Fig. 1
figure 1

A) Flow chart for the selection of study participants; B) Study design for examine examining the association between multi-trajectories and CVD risk

Definition of lifestyle scores

Trained staff employed a standard questionnaire to gather lifestyle information including smoking status, alcohol consumption, physical activity, sedentary behavior, and salt intake. Each lifestyle aspect received a score on a scale from 0 (poor) to 2 (ideal), detailed in Supplementary Table 1. Total scores ranged from 0 (worst) to 10 (best) [13].

Current smokers were defined as those who smoked daily for at least six months prior. Past smokers had quit before or during the survey. Similarly, current drinkers had consumed alcohol at least once a month in the past year, while past drinkers had quit before or during the survey. Sedentary behavior was categorized as poor (≥ 8 h/day), intermediate (4–7 h/day), or ideal (< 4 h/day). Intermediate physical activity involved ≥ 20 min per session, 1–2 times weekly, while ideal activity meant ≥ 3 times per week during leisure. Due to limited dietary data from 2006 to 2010 survey and considering the impact of salt on CVD in China, salt intake was measured by questionnaire as a proxy for diet quality, which has been validated in previous studies, with a strong association between higher perceived salt intake and lower healthy diet score [15]. Poor, intermediate, and ideal diets corresponded to salt intakes of ≥ 10 g/day, 6–9 g/day, and < 6 g/day.

Definition of the TyG index

The TyG index was computed as Ln [fasting triglycerides (mg/dL) × fasting blood glucose (mg/dL)/2] [16]. fasting blood glucose and fasting triglycerides were measured using standard laboratory methods at Kailuan General Hospital. Blood samples (approximately 5 ml) were drawn from the cephalic vein in the morning after an overnight (> 8 h) fast. Fasting blood glucose was analyzed using the hexokinase method (< 2% coefficient of variation, upper linearity limit: 33.3 mmol/L), and serum fasting triglycerides were assessed using the enzymatic colorimetric method. Hematological parameters were analyzed with an autoanalyzer (Hitachi, Tokyo, Japan).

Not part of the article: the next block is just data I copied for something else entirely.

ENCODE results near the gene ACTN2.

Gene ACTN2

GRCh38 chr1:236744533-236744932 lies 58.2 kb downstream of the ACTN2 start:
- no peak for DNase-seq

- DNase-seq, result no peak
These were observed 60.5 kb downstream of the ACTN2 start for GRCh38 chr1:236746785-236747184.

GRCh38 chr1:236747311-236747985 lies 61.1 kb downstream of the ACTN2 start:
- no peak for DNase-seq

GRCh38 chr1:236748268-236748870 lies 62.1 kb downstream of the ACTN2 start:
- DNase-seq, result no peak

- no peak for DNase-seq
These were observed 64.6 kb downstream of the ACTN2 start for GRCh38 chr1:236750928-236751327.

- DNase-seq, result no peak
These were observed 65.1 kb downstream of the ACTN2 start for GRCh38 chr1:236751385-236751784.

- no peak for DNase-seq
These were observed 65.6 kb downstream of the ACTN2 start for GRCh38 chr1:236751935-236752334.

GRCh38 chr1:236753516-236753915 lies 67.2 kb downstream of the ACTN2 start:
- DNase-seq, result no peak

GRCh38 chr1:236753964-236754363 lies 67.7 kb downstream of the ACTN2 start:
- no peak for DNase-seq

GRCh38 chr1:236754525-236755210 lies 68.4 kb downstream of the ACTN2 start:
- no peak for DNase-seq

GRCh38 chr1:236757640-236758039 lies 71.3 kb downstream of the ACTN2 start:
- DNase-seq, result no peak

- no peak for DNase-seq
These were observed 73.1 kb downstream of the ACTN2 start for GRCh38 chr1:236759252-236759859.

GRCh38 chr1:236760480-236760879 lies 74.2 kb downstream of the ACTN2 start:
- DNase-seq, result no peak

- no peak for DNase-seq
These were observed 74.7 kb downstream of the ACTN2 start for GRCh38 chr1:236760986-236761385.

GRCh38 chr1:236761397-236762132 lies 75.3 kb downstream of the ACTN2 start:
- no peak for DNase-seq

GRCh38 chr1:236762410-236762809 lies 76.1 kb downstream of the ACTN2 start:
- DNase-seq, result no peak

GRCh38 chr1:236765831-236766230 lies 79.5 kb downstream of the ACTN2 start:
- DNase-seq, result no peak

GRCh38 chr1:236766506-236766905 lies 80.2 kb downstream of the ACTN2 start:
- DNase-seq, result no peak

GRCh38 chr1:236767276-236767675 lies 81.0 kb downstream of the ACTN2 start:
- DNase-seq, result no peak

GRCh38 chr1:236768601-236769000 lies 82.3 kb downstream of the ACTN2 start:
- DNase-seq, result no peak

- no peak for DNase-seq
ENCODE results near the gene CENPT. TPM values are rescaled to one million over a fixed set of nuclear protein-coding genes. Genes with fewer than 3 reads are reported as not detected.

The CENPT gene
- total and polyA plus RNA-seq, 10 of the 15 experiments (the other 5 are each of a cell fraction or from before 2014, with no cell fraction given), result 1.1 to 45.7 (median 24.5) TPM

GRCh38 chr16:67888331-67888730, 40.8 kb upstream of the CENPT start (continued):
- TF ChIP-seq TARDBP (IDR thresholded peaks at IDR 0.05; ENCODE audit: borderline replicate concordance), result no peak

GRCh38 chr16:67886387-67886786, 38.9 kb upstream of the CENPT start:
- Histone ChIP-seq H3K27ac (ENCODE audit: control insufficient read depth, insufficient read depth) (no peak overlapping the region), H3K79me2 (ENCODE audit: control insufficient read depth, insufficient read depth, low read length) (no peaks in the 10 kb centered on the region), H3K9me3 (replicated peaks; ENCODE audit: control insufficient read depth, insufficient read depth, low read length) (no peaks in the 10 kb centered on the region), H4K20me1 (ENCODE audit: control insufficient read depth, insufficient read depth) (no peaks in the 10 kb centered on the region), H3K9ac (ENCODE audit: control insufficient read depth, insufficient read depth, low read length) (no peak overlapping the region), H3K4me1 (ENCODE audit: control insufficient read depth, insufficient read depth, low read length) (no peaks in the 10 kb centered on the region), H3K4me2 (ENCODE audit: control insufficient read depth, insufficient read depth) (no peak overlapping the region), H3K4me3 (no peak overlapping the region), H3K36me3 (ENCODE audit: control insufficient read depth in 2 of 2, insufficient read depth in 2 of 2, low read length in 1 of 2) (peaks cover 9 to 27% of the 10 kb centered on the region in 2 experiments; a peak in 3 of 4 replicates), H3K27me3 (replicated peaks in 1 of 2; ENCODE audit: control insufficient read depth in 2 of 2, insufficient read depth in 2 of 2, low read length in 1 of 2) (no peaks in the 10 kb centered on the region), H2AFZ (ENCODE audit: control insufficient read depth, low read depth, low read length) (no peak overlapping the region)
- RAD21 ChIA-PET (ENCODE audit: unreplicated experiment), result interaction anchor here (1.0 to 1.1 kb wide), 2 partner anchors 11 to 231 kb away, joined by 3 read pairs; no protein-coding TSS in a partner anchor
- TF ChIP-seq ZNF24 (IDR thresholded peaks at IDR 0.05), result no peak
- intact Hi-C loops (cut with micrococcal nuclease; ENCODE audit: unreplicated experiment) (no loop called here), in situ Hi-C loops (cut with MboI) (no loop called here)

Assessment of outcomes

The primary outcome of our study was the first occurrence of CVD (including stroke and myocardial infarction). The diagnosis of CVD has been previously described, employing the tenth revision of the International Classification of Diseases (ICD-10) codes for identification (MI: I21, stroke: 160–163). All participants were linked to the municipal social insurance institution and the hospital discharge register system to obtain incidence data for CVD, updated annually. This coverage included all participants of the Kailuan Study. To further identify potential CVD events, we reviewed the discharge lists from 11 hospitals between 2006 and 2021. During biennial health surveys, we gathered insights into participants’ CVD history via questionnaires. A panel of three experienced physicians independently reviewed medical records for suspected CVD cases without knowledge of the study design. The diagnosis of stroke was based on neurological signs, clinical symptoms, and neuroimaging tests, including computed tomography or magnetic resonance imaging, according to the World Health Organization criteria [17]. Myocardial infarction was diagnosed based on clinical symptoms, changes in serum concentrations of cardiac enzymes and biomarkers, and electrocardiographic results [18].